Internet gadfly Kim Dotcom admits FBI document on Seth Rich is bogus — but he won’t delete it
An internet entrepreneur admits he posted a fake FBI file online to promote conspiracy theories about a slain Democratic National Committee staffer — but he’s not going to delete it.
Kim Dotcom has played a central role in reviving claims that DNC staffer Seth Rich was murdered after revealing or threatening to disclose damaging information about Hillary Clinton during the presidential campaign.
Dotcom told Fox News host Sean Hannity that he had evidence that Rich had sent documents to WikiLeaks, which conservatives then cited to dismiss claims about Russian election interference — but the Megaupload website founder now admits the document he helped spread online is a fake.
“After doing some forensic analysis of the document I came to believe it is not authentic. And I have retweeted Wikileaks which came to the same conclusion,” Dotcom told Gizmodo.
But that doesn’t mean he’s going to delete it.
“There is no need to delete those tweets because I have been very cautious and warned within an hour of the release of that document that it could be a fake,” he said.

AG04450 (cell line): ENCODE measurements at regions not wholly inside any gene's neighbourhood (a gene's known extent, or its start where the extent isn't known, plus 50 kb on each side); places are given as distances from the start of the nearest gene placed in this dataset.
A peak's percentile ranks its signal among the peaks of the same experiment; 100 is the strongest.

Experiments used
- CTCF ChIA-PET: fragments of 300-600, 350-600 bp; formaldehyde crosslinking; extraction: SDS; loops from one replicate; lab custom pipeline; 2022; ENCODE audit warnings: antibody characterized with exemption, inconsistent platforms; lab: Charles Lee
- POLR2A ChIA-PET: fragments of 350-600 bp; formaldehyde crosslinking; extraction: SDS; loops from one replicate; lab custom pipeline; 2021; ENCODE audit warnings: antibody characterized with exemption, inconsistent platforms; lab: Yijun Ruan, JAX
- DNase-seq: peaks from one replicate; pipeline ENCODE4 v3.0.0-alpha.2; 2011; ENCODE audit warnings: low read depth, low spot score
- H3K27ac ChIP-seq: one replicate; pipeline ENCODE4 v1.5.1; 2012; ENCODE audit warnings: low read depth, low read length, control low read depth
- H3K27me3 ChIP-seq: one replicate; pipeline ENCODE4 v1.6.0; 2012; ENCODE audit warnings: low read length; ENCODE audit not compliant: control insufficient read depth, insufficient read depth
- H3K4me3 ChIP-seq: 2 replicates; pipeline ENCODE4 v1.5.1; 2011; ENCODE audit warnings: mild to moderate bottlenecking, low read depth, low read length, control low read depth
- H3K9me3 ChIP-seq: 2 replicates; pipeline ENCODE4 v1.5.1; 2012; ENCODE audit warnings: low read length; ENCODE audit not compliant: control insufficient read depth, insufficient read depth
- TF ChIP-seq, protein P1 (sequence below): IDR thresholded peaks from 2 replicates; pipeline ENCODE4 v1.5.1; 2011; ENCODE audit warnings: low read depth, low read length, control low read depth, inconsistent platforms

Rich was shot to death July 10 in what Washington, D.C., police believe was an attempted robbery, but conspiracy theorists have speculated that he was killed for leaking emails about the DNC.
Dotcom, who is wanted by U.S. authorities for criminal copyright infringement, told Gizmodo that he had hoped to pressure the FBI into commenting on the document by sharing it on Twitter.
The fake document was first published on the Borderland Alternative Media website and then spread on social media and conspiracy clearinghouse websites, and even Alex Jones’ Prison Planet has agreed to delete it after confirming it’s not legitimate.
Rich’s family accused Dotcom of attempting to hack into the slain DNC staffer’s email account, presumably to plant evidence to support his claims, but the internet entrepreneur threatened to sue them for defamation.
Dotcom refuses to back off his claim that Rich was the WikiLeaks source, although he declined to share his evidence with Gizmodo.